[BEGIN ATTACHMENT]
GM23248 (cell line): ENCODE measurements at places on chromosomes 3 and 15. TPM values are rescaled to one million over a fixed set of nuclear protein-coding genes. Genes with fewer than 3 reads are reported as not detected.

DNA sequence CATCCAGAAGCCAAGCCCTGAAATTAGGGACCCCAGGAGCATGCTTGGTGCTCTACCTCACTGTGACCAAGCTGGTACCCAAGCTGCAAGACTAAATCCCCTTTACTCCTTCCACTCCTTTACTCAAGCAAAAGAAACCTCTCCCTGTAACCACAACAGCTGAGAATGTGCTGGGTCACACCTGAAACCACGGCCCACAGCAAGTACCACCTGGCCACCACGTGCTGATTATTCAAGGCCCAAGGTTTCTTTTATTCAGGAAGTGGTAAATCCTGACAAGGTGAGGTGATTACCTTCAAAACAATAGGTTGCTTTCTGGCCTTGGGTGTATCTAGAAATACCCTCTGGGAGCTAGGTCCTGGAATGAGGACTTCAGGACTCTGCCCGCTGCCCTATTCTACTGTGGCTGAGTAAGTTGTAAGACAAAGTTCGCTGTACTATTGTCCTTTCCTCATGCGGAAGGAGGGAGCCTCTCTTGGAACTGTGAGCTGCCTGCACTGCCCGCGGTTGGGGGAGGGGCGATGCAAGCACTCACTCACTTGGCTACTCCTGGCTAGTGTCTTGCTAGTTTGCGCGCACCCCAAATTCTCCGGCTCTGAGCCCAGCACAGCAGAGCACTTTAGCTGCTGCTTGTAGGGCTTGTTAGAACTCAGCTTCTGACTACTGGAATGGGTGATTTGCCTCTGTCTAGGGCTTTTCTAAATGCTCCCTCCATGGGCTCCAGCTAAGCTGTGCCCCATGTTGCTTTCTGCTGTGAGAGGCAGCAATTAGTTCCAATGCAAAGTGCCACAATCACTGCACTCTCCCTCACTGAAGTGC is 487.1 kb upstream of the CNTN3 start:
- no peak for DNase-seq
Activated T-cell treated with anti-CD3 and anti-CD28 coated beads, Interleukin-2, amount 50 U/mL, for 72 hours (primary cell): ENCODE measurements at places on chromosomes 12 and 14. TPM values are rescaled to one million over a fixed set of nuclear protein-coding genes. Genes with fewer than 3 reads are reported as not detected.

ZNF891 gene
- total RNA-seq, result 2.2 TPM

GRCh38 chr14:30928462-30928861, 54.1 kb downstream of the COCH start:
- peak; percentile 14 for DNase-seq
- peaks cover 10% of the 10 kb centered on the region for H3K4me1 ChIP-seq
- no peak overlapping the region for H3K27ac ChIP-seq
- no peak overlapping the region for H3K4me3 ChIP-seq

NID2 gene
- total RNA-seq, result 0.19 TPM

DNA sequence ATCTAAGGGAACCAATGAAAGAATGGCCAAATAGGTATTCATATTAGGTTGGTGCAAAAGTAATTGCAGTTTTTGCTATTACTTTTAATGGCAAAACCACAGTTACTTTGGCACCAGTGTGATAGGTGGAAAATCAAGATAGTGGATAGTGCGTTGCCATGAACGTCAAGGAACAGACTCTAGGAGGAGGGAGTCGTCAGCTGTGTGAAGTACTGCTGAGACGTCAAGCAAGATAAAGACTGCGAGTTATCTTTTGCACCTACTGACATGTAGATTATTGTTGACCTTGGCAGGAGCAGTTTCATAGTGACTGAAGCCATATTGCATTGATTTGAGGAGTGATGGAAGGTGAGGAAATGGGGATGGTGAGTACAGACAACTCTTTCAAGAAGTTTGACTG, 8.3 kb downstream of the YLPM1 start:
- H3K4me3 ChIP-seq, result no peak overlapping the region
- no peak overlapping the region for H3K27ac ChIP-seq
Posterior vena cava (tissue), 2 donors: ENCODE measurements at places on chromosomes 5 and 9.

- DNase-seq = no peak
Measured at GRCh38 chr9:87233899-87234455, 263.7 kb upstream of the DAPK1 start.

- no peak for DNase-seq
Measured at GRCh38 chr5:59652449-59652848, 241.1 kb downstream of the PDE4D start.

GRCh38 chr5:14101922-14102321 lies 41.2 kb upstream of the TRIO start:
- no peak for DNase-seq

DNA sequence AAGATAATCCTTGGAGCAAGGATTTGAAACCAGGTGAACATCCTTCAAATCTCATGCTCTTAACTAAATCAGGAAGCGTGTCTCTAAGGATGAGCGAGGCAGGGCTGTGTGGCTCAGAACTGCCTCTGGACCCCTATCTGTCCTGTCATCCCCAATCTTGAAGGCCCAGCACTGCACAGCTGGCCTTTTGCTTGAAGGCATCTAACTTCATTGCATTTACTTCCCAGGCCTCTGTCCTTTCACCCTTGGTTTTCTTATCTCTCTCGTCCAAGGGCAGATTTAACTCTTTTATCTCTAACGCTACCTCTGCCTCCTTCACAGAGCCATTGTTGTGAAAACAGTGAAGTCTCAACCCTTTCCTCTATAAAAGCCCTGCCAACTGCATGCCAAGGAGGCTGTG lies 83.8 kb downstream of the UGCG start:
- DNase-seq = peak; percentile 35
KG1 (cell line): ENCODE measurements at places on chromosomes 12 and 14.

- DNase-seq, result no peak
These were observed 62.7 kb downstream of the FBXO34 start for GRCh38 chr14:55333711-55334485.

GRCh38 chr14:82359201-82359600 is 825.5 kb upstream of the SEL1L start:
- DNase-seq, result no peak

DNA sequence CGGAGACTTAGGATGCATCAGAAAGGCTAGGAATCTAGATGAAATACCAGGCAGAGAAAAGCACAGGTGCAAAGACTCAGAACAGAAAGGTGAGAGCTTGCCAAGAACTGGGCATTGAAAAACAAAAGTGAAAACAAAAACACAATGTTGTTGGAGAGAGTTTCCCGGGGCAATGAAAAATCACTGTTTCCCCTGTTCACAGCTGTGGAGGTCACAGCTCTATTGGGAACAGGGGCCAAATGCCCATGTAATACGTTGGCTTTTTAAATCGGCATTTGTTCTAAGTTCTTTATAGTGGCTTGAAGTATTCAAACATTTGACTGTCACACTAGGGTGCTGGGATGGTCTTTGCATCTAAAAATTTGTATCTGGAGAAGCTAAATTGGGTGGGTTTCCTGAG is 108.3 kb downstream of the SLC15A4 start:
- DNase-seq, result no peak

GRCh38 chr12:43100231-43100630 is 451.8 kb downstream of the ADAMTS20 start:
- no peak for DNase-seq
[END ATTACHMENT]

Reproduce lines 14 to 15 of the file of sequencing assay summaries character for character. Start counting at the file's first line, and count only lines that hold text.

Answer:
DNA sequence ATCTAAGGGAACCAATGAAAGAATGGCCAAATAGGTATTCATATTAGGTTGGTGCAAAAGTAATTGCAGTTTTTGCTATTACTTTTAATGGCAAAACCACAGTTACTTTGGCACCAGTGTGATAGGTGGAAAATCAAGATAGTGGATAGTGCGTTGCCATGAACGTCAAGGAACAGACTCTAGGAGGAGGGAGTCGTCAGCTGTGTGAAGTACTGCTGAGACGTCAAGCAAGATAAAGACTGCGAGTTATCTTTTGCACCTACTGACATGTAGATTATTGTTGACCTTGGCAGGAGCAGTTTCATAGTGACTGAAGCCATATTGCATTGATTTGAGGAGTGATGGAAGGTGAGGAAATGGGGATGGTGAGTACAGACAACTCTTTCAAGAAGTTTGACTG, 8.3 kb downstream of the YLPM1 start:
- H3K4me3 ChIP-seq, result no peak overlapping the region